Burmese Brown Mountain Tortoises (Manouria emys emys) are a forest tortoise from Asia. They are somewhat shy and inactive as babies, but make a very personable pet once they feel comfortable in their surroundings. They have a dark color to them, typically a deep brown or black color as adults. Babies can be anything from a silvery grey to black to brown. The edges of the shell have a very interesting, jagged edge. There is also a second slightly larger subspecies, the black mountain tortoise.
Native to South Asia, it is kept and produced most commonly in the higher humidity areas of the US including Texas and Florida, as well as the Northwest parts of the country. This tortoise loves rain and water, and is considered to be the most ancient type of tortoise alive today.
We keep our baby mountain tortoises outdoors when possible if the nighttime lows are above 60, and the daytime highs are below 90. We “rain” on them constantly to maintain the highest levels of humidity. They need access to shaded areas, as well as something safe to graze on while outdoors. Indoors, we keep them in large plastic containers on a sphagnum moss or crushed coconut substrate with plenty of hiding areas. We soak them 3 times a week in ¼” of warm water for 30 minutes to allow them to get well hydrated, and we mist them heavily once or twice a day before feeding. They are fed a diet that consists of leafy greens, veggies, fruits and Mazuri tortoise food. It’s not really a grass eater. As babies, they need softer foods they can tear apart, or foods chopped small enough to swallow whole. They are also one of a few tortoise species that will eat earthworms or other small insects as a way to provide protein in its diet. Standing water is needed, and should be cleaned regularly as they like to soak (and defecate) in it. The substrate should be kept moist at all times to maintain high humidity levels.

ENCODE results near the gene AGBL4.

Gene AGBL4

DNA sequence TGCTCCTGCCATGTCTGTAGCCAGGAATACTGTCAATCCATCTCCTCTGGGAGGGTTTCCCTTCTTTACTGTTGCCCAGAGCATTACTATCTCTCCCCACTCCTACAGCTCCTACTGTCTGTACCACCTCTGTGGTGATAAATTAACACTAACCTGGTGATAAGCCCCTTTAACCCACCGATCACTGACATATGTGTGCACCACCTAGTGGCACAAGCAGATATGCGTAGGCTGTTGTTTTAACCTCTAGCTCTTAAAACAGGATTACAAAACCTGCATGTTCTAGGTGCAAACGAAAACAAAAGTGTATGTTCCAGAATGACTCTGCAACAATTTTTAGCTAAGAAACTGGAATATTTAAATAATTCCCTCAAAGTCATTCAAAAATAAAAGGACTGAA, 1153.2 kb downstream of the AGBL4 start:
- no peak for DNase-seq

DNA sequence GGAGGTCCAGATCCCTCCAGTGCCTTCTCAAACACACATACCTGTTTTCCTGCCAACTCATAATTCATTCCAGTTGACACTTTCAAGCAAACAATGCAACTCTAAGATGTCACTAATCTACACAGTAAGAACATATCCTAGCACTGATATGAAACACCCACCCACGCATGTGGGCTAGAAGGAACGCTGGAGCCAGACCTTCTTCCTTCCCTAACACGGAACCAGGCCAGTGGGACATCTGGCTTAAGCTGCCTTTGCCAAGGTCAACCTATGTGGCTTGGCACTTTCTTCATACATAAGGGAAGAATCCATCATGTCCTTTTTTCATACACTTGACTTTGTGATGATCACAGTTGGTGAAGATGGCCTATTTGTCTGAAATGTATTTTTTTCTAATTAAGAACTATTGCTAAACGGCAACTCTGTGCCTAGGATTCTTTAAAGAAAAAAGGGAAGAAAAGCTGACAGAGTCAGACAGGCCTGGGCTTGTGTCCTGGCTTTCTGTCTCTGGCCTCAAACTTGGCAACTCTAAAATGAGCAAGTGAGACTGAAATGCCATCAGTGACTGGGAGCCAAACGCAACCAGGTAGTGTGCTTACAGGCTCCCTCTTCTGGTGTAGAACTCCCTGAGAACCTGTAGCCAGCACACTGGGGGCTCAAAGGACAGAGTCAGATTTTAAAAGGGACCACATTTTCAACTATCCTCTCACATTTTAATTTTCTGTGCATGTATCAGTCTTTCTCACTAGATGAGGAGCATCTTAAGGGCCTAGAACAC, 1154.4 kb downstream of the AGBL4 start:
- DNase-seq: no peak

Natural sunlight is best for tortoises of all ages, but if the tortoise is kept indoors, it needs to be supplied with a source of UV-B from its lighting. It should also have as a spot bulb that will allow the tortoise access to an area where it can reach a high temperature between 85 and 90 degrees if desired.
The adults of this species can achieve some large sizes, up to 24” long, with the black mountain tortoises being the largest. We recommend that you have access to a good sized yard where it can be maintained most or all of the year. In colder climates, you will need to have indoor accommodations since this is not a hibernating species. This tortoise appreciates high humidity and moderate to warm temperatures, and would probably not be the best choice for the coldest parts of the country unless it can be maintained indoors when temperatures get low. It will thrive outdoors in the warmer states if plenty of cooler retreats are provided, and a high level of humidity can be maintained. Adults of this species can handle lower and higher temperature extremes than babies.
Our Burmese Mountain Tortoises are priced at $225.